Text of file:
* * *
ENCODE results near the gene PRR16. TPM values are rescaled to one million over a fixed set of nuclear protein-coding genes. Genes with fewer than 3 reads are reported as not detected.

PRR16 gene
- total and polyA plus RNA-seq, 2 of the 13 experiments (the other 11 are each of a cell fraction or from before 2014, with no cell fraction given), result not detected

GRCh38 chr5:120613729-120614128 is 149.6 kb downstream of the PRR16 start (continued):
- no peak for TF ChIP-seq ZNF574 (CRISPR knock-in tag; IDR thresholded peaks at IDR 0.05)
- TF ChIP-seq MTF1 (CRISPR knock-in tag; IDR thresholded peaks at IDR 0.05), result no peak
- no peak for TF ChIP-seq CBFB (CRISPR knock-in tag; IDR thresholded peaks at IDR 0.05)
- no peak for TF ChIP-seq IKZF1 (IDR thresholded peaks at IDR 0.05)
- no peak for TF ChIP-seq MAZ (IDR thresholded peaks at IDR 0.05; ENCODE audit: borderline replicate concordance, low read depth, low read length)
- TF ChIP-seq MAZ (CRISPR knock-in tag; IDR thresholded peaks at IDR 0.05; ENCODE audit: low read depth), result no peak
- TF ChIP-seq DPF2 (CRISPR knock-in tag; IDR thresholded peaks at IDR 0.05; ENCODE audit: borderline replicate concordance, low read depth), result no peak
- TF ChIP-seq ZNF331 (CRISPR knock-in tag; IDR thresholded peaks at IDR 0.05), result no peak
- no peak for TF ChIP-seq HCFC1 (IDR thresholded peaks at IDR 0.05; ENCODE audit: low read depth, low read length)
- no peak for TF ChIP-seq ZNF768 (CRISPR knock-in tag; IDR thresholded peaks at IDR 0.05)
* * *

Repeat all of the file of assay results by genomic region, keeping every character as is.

ENCODE results near the gene PRR16. TPM values are rescaled to one million over a fixed set of nuclear protein-coding genes. Genes with fewer than 3 reads are reported as not detected.

PRR16 gene
- total and polyA plus RNA-seq, 2 of the 13 experiments (the other 11 are each of a cell fraction or from before 2014, with no cell fraction given), result not detected

GRCh38 chr5:120613729-120614128 is 149.6 kb downstream of the PRR16 start (continued):
- no peak for TF ChIP-seq ZNF574 (CRISPR knock-in tag; IDR thresholded peaks at IDR 0.05)
- TF ChIP-seq MTF1 (CRISPR knock-in tag; IDR thresholded peaks at IDR 0.05), result no peak
- no peak for TF ChIP-seq CBFB (CRISPR knock-in tag; IDR thresholded peaks at IDR 0.05)
- no peak for TF ChIP-seq IKZF1 (IDR thresholded peaks at IDR 0.05)
- no peak for TF ChIP-seq MAZ (IDR thresholded peaks at IDR 0.05; ENCODE audit: borderline replicate concordance, low read depth, low read length)
- TF ChIP-seq MAZ (CRISPR knock-in tag; IDR thresholded peaks at IDR 0.05; ENCODE audit: low read depth), result no peak
- TF ChIP-seq DPF2 (CRISPR knock-in tag; IDR thresholded peaks at IDR 0.05; ENCODE audit: borderline replicate concordance, low read depth), result no peak
- TF ChIP-seq ZNF331 (CRISPR knock-in tag; IDR thresholded peaks at IDR 0.05), result no peak
- no peak for TF ChIP-seq HCFC1 (IDR thresholded peaks at IDR 0.05; ENCODE audit: low read depth, low read length)
- no peak for TF ChIP-seq ZNF768 (CRISPR knock-in tag; IDR thresholded peaks at IDR 0.05)